Wisconsin Republicans May Put Voting Changes on Ballot — Democrat Governor Insists This Is Unnecessary and It’s Time to Move On


Republicans in Wisconsin may put a number of common-sense election proposals before the voters. Former President Donald Trump spokesperson Hogan Gidley recently spoke to Wisconsin Republicans about putting several election changes on the ballot.

The move would sideline Governor Tony Evers who allowed massive election irregularities and fraud to take place in the state in the 2020 election.

Hogan Gidley posted this out on Twitter.

Not only do the American people want it…they deserve it!

The time for election reform is now.#EasyToVoteHardToCheat

— J. Hogan Gidley (@JHoganGidley) December 2, 2021

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The Democrat Governor insists it’s time to move on and allow the cheating to resume.

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WISN reported:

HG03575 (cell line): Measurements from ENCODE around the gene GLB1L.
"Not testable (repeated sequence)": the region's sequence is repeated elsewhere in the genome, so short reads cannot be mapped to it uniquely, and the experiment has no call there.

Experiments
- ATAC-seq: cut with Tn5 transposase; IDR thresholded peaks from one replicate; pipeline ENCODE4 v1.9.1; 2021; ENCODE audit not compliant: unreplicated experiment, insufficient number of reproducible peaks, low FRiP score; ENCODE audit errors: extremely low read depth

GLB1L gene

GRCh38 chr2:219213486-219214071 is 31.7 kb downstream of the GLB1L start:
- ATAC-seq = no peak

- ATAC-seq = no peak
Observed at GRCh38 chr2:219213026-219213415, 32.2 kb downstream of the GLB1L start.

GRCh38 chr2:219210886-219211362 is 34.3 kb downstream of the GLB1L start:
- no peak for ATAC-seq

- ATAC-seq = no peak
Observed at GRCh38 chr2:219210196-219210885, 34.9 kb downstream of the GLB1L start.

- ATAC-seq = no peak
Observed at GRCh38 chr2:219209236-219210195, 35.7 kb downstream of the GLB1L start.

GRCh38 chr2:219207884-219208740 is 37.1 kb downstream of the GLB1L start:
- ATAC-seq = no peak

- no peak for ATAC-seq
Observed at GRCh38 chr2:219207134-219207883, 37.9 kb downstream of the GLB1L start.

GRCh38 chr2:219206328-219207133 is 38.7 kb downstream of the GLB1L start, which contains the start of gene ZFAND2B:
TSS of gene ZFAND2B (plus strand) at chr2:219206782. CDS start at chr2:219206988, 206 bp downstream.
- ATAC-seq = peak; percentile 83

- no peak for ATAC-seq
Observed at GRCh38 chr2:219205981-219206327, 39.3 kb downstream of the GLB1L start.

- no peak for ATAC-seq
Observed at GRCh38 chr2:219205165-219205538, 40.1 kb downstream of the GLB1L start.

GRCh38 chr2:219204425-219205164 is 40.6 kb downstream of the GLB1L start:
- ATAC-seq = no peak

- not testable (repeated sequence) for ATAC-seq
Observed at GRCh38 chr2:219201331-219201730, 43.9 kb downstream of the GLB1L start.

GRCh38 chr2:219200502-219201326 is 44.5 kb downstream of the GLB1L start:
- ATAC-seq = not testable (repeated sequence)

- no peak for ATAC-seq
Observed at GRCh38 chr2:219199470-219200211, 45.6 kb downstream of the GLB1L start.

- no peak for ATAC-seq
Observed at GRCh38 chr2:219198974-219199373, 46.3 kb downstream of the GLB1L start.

A proposal from some Wisconsin Republicans to put a number of election proposals before Wisconsin voters is receiving national attention.

A recording obtained by the Associated Press highlighted the effort, capturing former President Donald Trump spokesperson Hogan Gidley telling a group last week he’s now working with Wisconsin Republicans to put several election changes on the ballot.

“I think it’s one of the things they like best about the options here in Wisconsin,” Bill McCoshen said, a lobbyist and head of the Common Sense Wisconsin policy board. “And let’s face it – this takes Gov. Evers right out of the picture in Wisconsin.”

McCoshen said he recently met with Gidley, who is now director of the Center for Election Integrity at the American First Policy Institute.

McCoshen’s proposal would put several proposals to a constitutional amendment and tighten several election laws, including ensuring universal early voting hours and prohibiting the use of private funds to help administer the election.

“Election integrity is by far the number one issue for Republican voters, and that’s not likely to change anytime in the next 12 months,” McCoshen said…

…It would eliminate the power of any governor to veto the measures, like in legislation Evers has already rejected.

“I’d be disappointed,” Evers said Monday. “That’s an over-reach. We have a system that works. Let’s move on.”

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